Students culminate lessons with mock walk down the aisle
Tracy B. Cieniewicz, Hartselle Enquirer
Hartselle High School seniors Tiffahne Orr and Johnathon O'Hare said "I do" in front of classmates and guests Monday in the school library.
Well, sort of.
The nuptials weren't legally binding, but the ceremony was a real life experience that taught students how to act and what to expect at an actual wedding.
The mock wedding was part of the final exam for students in Cynthia Weaver's life connections class. Weaver, who served as wedding director, said students began their study of the family this semester with friendship and dating and concluded with marriage.
"They have kept wedding journals all semester," Weaver explained. "Each student had to prepare financially for being married, plan their weddings, and present their journals for a final exam grade. The mock wedding is for participation points."
Even though Weaver was grading the event, students found ways to add youthful fun to the mock wedding.
The bride wore an actual wedding gown and veil. Her maid of honor, junior Mallory Martin, and all five bridesmaids wore formal gowns of various colors, most of which were donated by The Something Blue Shoppe in downtown Hartselle.
One shoeless bridesmaid had multi-colored toed socks peeking out about her peach taffeta gown.
"We got our tuxes from the band room," the best man, senior Skylar Evans, said of his and the groom's attire. They each wore tennis shoes with their tuxedos.
Jake Watkins, a junior on the wrestling team, officiated the ceremony while sporting a black eye and wearing a wrinkled black choir robe.
"I was at a wrestling tourney this weekend and kind of got into it with my opponent," Watkins explained before the ceremony. "I think it's hilarious I'm marrying these guys with a black eye. I don't think that would happen in a real wedding."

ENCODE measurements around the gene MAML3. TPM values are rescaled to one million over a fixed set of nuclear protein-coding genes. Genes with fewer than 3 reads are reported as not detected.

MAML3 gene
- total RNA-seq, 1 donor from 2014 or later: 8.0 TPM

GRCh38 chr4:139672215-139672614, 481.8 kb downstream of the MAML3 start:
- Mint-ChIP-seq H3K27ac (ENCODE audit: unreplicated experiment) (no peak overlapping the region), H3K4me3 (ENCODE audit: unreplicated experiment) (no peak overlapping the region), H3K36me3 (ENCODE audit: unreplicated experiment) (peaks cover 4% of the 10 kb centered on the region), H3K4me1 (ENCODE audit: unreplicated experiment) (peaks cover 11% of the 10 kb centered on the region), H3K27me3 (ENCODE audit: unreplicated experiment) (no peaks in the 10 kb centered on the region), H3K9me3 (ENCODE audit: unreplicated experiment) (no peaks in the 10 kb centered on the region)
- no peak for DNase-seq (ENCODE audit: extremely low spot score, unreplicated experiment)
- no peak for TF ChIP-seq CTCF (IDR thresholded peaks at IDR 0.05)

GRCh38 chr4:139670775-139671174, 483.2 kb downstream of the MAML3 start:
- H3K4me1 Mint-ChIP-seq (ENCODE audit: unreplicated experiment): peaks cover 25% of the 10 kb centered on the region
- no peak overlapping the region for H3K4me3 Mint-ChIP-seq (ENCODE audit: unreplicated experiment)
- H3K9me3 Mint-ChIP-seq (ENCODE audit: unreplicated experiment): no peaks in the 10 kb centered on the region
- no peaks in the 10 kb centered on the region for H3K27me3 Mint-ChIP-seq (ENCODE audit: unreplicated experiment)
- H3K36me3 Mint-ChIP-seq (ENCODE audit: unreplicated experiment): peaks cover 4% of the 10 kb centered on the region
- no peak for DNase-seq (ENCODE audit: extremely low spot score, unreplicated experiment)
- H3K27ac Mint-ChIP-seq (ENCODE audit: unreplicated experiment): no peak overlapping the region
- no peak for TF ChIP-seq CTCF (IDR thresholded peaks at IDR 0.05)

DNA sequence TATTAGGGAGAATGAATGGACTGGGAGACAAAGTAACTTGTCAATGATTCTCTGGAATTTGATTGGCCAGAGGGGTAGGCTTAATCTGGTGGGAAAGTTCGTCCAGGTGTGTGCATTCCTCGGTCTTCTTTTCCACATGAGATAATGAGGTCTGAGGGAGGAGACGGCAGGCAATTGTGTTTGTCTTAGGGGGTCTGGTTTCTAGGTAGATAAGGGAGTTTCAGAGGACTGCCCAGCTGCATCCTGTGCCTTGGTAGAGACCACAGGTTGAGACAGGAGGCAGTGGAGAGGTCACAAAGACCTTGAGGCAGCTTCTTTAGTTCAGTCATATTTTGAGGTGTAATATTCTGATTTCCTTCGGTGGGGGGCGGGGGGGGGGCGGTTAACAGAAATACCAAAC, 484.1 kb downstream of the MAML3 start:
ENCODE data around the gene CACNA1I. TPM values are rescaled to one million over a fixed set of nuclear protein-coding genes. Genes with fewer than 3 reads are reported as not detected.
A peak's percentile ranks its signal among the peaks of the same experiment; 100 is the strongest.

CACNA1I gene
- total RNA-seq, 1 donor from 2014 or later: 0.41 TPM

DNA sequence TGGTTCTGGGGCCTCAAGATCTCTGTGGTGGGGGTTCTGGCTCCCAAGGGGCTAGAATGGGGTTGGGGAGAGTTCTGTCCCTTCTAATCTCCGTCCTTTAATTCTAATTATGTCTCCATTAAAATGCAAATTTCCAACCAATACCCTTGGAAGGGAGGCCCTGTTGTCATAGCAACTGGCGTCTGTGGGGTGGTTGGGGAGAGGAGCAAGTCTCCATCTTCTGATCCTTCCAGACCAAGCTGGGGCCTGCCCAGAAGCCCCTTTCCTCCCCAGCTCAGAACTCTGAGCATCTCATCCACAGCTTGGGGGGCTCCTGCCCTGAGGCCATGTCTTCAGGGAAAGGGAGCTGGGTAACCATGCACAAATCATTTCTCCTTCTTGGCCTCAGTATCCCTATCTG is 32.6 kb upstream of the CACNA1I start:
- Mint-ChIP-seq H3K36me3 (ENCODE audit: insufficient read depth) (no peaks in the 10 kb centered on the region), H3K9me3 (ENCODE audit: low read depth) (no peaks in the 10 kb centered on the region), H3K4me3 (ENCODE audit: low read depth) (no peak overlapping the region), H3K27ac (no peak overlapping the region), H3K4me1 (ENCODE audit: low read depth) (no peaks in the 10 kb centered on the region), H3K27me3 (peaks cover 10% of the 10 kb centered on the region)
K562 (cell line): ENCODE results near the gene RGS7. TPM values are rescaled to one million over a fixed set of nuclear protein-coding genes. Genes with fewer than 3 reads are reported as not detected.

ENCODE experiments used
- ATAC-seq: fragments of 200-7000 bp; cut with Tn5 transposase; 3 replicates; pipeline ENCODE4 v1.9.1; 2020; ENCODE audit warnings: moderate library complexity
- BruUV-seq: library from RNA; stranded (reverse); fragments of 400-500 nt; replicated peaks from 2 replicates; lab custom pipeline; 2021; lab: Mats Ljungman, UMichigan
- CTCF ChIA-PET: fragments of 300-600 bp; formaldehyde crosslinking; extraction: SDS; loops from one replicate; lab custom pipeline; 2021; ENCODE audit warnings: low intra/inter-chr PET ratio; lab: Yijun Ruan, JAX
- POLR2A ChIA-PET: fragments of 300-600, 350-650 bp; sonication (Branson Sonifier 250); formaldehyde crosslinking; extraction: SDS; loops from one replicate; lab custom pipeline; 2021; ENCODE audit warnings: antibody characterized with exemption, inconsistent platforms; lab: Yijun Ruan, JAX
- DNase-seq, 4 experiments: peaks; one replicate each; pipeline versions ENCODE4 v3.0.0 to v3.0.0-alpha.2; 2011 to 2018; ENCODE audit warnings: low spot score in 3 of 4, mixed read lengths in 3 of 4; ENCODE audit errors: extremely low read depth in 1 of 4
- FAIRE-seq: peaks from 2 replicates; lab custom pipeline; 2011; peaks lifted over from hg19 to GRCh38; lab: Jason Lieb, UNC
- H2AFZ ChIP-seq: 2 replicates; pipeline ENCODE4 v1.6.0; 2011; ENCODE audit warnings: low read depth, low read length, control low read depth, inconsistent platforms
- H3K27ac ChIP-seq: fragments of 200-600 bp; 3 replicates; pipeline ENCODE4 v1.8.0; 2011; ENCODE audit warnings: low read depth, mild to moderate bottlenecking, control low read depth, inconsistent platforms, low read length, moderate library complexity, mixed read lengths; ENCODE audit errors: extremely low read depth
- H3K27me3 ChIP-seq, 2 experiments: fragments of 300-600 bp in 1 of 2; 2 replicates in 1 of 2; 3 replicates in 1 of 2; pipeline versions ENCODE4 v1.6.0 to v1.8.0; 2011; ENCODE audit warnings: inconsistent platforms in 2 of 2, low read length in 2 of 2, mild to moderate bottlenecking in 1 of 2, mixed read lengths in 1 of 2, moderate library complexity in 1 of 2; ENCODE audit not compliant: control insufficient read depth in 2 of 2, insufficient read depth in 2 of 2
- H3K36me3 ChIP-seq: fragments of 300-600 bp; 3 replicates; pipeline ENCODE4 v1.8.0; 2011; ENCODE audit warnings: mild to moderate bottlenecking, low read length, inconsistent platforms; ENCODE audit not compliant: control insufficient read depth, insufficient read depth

The candle lighters lit three candles at the altar, music was played, and a flower girl led the wedding party down the aisle to a lit arch wrapped in greenery. After the bride was given in marriage by her "parents," guests were seated and the ceremony began.
There were no longing glances exchanged between the bride and groom. Giggles filled the air as the groom fidgeted when vows were exchanged. There was no kiss to seal the deal.
"You may hug the bride," Watkins instructed the bride and groom at the conclusion of the ceremony.
The wedding party adjourned to the reception, which featured a small wedding cake, punch and candy. The mock wedding ended with the cutting of the cake and a toast.
This is the sixth year Weaver's class has held the event.
"Hopefully they have learned something while horsing around, too," Weaver said.
The students will continue their study of life connections with parenting classes next semester.